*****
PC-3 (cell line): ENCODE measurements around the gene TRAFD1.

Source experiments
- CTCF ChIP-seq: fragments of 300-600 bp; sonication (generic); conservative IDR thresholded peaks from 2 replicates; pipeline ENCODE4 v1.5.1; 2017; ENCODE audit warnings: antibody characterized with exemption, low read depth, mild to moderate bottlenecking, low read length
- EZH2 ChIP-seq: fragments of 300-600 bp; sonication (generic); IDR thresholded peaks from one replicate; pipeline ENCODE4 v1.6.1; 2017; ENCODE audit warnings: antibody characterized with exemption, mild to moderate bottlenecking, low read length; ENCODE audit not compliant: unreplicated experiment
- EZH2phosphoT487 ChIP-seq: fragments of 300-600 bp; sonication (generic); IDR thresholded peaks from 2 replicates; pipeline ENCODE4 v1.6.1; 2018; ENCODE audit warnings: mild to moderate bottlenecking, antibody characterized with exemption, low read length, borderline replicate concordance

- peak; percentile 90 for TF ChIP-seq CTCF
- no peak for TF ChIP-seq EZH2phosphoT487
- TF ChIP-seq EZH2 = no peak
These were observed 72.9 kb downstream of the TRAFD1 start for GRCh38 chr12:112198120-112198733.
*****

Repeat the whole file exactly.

PC-3 (cell line): ENCODE measurements around the gene TRAFD1.

Source experiments
- CTCF ChIP-seq: fragments of 300-600 bp; sonication (generic); conservative IDR thresholded peaks from 2 replicates; pipeline ENCODE4 v1.5.1; 2017; ENCODE audit warnings: antibody characterized with exemption, low read depth, mild to moderate bottlenecking, low read length
- EZH2 ChIP-seq: fragments of 300-600 bp; sonication (generic); IDR thresholded peaks from one replicate; pipeline ENCODE4 v1.6.1; 2017; ENCODE audit warnings: antibody characterized with exemption, mild to moderate bottlenecking, low read length; ENCODE audit not compliant: unreplicated experiment
- EZH2phosphoT487 ChIP-seq: fragments of 300-600 bp; sonication (generic); IDR thresholded peaks from 2 replicates; pipeline ENCODE4 v1.6.1; 2018; ENCODE audit warnings: mild to moderate bottlenecking, antibody characterized with exemption, low read length, borderline replicate concordance

- peak; percentile 90 for TF ChIP-seq CTCF
- no peak for TF ChIP-seq EZH2phosphoT487
- TF ChIP-seq EZH2 = no peak
These were observed 72.9 kb downstream of the TRAFD1 start for GRCh38 chr12:112198120-112198733.